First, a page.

Batali: It is always said that most of the people in Africa live in rural areas. How will you reach some of those poor girls who are based in the rural areas and who mostly forced into early marriages by their parents while the media and crusaders of their rights like you are in Juba?

Duany: It is definitely going to be a tough undertaking and even my being the Miss Malaika for one year is not sufficient time. It is going to be a process of getting every body involved and not just an individual. It will involve the government, women groups and getting people to actually go out to those areas that do not get information. I believe in the power of radio like these programs by Gurtong and even Miraya FM and Capital FM. They reach out to many South Sudanese and I would encourage the use of the radio in spreading messages encouraging women education, primary girls’ education.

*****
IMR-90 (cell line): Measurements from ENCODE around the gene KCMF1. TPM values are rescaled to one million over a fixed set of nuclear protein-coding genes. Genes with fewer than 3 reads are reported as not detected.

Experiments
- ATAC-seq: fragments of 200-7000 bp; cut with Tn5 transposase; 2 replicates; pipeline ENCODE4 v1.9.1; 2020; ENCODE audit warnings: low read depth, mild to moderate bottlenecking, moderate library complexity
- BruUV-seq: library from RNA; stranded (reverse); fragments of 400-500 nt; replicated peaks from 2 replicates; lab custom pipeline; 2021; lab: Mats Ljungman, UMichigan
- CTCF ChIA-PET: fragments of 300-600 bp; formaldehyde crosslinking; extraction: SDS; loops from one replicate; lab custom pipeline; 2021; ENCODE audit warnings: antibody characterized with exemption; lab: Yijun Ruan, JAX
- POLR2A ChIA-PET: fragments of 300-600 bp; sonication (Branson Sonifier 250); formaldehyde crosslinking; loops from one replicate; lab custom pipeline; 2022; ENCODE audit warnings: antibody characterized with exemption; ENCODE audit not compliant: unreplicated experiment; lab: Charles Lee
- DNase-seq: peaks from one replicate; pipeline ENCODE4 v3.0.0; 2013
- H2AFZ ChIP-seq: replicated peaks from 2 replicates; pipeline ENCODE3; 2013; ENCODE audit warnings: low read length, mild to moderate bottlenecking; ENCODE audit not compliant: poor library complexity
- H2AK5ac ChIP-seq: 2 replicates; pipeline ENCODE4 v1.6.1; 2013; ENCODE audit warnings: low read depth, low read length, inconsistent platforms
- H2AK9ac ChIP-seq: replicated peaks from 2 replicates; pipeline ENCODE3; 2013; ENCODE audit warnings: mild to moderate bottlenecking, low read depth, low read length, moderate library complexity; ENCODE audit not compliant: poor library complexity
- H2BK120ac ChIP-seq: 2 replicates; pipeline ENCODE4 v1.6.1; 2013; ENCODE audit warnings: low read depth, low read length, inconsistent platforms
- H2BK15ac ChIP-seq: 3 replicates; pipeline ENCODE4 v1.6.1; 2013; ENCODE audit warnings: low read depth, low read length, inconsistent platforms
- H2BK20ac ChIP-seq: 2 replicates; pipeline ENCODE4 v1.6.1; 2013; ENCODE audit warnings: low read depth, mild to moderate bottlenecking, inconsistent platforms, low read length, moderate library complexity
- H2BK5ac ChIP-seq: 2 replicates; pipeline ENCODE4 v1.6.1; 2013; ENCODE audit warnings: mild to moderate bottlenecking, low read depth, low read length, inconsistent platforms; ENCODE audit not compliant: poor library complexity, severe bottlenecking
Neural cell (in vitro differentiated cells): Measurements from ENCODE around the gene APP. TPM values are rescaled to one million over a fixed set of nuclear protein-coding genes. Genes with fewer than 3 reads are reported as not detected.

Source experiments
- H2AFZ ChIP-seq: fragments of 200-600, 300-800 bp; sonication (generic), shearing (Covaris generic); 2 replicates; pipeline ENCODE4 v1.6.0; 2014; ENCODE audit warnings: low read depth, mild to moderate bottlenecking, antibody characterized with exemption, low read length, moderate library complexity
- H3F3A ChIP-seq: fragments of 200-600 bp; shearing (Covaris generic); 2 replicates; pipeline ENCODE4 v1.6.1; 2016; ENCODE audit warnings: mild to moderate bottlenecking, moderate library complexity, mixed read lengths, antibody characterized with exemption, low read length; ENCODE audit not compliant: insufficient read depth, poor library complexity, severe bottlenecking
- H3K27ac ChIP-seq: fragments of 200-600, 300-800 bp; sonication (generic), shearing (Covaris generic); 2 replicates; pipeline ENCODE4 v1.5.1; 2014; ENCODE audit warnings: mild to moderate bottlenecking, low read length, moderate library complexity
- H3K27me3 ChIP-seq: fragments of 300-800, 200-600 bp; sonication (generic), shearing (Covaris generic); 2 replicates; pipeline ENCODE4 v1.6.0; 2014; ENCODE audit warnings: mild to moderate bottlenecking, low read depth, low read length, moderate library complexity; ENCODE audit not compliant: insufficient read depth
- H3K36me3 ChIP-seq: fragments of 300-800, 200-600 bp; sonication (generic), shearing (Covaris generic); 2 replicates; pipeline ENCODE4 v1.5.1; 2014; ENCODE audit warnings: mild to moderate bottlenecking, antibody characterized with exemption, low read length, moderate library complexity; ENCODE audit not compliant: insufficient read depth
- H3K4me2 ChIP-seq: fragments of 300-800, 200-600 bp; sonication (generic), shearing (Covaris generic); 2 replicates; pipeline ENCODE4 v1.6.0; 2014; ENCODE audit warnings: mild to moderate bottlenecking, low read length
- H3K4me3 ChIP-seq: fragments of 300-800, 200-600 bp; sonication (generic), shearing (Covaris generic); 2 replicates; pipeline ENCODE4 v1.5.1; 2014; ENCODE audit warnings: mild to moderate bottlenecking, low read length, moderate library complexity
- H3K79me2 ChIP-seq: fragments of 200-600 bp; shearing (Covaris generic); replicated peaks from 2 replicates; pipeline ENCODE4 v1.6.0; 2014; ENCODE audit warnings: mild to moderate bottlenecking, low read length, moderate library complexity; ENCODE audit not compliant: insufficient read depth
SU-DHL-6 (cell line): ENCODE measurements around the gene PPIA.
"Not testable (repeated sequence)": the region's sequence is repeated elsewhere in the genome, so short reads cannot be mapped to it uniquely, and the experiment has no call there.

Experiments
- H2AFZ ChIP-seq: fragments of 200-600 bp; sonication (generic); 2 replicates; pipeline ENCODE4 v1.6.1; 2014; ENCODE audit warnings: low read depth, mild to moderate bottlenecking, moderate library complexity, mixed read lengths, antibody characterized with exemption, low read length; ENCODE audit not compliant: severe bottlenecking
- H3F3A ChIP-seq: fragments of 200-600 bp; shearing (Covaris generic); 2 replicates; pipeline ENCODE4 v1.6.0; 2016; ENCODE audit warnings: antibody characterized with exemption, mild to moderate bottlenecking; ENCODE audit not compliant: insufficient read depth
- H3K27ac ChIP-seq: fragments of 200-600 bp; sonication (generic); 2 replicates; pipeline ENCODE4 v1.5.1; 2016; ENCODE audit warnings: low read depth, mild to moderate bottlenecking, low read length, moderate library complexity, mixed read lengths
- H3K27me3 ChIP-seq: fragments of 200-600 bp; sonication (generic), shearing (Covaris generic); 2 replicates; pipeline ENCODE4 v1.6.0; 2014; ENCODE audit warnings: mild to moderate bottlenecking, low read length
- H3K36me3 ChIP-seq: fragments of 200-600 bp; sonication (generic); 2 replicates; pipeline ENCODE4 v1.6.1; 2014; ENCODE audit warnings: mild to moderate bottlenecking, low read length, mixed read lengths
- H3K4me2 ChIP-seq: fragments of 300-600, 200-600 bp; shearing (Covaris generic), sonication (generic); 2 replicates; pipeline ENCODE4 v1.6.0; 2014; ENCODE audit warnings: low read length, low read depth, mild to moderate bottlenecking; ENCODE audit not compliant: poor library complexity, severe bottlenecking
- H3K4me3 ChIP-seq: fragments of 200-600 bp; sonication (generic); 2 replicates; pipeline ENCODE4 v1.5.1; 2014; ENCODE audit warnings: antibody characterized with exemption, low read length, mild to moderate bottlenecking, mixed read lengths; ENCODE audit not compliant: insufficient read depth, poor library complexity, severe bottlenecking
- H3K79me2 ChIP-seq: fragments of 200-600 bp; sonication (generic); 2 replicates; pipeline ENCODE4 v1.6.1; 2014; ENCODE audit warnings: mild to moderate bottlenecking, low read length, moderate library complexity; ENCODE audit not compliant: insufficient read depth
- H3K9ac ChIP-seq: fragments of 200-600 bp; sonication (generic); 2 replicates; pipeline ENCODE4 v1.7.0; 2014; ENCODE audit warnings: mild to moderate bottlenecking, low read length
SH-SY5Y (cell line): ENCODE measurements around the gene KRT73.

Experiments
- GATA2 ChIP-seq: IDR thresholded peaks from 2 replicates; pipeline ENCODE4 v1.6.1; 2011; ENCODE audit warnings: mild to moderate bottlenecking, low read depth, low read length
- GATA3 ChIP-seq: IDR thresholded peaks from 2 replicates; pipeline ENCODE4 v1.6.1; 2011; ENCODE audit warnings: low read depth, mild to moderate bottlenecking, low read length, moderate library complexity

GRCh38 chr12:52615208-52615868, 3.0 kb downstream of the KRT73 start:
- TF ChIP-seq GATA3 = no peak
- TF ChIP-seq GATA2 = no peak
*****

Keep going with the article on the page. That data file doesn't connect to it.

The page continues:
Batali: You participated as a Miss South Sudan in the Miss Earth beauty pageantry in Asia. What are some of the experiences you learnt while taking part in the contest?

Duany: Well I must say that I learnt a lot and it was very important that one knows what to say since they represent their countries. Some people even walked over to me and enquired more about South Sudan as I was the face of our country there. As the country’s ambassador, I have to speak well of our country that is mostly known because of war.

Batali: Have you taken time like in concerts, meetings and conferences talking to the youth about odd behaviour among the traumatised South Sudanese youth? Have you designed something to address issues like the ‘Niggers menace’ through, for example, the media to advocate for peaceful means of solving issues instead of violence?